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New Landscapes

Local mental health resources are still readily available in pandemic, though formats have evolved.

by Melissa Niles

The current COVID-19 crisis has changed the landscape regarding mental health and addictions care for many—including those consumers in need of those services, as well as family members and other caregivers. Articles have been written about this situation, which is coming to the attention of a growing number of people.

Services that were once readily available—including in-person care and treatment, support groups, wellness centers, and other such services—suddenly were curtailed or drastically reduced during the height of the lockdown. With the help of current networking technologies, such as Zoom, Google Hangouts, Microsoft Teams, and conference calls, many of these services have been restored, to a greater or lesser degree. In addition, some in-person treatment is now available. People in need of help—consumers and family members—have also reached out to each other on their own.

The alteration in routines, however, is taking its toll. The resultant stressors for consumers used to a regular regimen of care and support, family members who have had to shoulder additional responsibilities, students who must adjust to new learning conditions, and other changes have been destabilizing factors to those who need stability the most.

The New Jersey Legislature, as of this writing, is discussing a bill (S2708/A4446) that emphasizes the necessity of publicly financed mental health, behavioral health, and addiction services “as critical to the health, safety, and well-being of the people of New Jersey.” The New Jersey Association of Mental Health and Addiction Services is one of the organizations that has spoken out in support of this bill.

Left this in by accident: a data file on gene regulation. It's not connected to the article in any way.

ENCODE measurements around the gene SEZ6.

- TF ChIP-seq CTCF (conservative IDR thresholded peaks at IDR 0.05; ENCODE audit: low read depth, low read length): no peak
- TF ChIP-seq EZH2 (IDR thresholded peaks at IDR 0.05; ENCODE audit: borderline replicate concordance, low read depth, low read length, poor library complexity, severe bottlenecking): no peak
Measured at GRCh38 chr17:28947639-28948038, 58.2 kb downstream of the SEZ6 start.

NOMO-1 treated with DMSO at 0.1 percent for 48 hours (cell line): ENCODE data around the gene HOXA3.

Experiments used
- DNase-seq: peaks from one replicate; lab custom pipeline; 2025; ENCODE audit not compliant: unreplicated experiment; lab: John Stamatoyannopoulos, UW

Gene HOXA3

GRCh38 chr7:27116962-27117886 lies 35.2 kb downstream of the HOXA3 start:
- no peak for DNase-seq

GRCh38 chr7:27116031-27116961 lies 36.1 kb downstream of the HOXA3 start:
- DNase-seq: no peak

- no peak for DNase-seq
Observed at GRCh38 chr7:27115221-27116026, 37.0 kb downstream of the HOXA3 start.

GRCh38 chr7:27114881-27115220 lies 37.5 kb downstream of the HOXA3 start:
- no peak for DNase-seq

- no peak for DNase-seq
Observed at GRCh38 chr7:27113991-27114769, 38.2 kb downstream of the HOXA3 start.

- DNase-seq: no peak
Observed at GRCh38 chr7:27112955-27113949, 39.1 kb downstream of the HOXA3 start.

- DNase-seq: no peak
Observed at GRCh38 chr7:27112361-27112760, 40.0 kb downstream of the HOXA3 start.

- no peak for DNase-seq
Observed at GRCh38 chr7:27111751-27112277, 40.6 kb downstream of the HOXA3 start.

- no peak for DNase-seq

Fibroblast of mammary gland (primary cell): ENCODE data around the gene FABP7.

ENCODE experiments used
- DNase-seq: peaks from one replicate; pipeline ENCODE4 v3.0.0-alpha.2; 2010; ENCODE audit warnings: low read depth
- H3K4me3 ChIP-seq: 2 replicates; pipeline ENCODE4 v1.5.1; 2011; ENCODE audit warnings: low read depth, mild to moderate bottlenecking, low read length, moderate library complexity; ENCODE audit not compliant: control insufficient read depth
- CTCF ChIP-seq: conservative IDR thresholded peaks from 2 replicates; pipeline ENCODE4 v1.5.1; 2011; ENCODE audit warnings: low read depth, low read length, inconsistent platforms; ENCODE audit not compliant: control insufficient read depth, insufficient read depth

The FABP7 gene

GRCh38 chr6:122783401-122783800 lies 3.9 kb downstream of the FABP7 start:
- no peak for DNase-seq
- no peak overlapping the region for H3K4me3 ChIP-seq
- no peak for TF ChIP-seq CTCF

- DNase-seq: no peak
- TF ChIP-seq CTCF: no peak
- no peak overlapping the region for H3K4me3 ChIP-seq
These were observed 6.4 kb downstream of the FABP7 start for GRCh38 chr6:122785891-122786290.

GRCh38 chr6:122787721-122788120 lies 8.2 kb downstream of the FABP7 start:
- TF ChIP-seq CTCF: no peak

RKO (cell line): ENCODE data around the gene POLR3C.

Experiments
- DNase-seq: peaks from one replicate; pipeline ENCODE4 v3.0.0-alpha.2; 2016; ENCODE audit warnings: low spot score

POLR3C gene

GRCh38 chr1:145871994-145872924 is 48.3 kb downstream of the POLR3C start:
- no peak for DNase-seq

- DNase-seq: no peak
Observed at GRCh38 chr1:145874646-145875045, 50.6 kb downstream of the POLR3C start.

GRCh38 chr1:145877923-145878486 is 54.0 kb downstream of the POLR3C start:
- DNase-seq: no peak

What can be done locally to get the help and support you need?

Agencies and treatment centers are offering help—whether virtual or in-person—and contacting the particular agency is advisable for their current treatment mode or platform.

Even though in-person support groups are on hiatus because of the pandemic, they are being replaced by virtual support groups.

• The National Alliance on Mental Illness (NAMI) offers virtual support groups on a statewide basis. Consumer support groups and family support groups are offered three times a week via Zoom or conference call. Check NAMI New Jersey’s website—naminj.org—for future information on those and other programs that are being broadcast.

• Intensive Family Support Services (IFSS), which operates locally out of The Guidance Center, is also offering some services via telephone and Zoom. Contact Amandalynn Salzman at 856-825-6810, for more information,

• The New Horizons Community Wellness Center in Vineland is offering regular conference calls in lieu of their various in-person groups. Call Christine Olausen at 856-696-8921 for more information.

This is in addition to addiction services that are available. For more information on those, call the Cumberland County Mental Health Board/Department of Human Services at 856-451-3080.

In times of trouble or crisis, these additional contacts should be kept handy:

• Cumberland County Mental Health Crisis Unit—856-455-5555—for mental health emergencies

• Peer Recovery Warm Line—877- 282-5588—peer support for mental health consumers

• National Suicide Prevention Lifeline—800-273-TALK (8255)—free and confidential support for people in distress

• National Emergency Phone Number – 9-1-1

During these unusual times, stay safe, stay healthy, stay social and keep minding your mind.

Melissa Niles, LPC, LCADC is Cumberland County Department of Human Services Director, Cumberland County Mental Health Administrator, and Cumberland County Alcohol & Substance Abuse Services Director.

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Minding Your Mind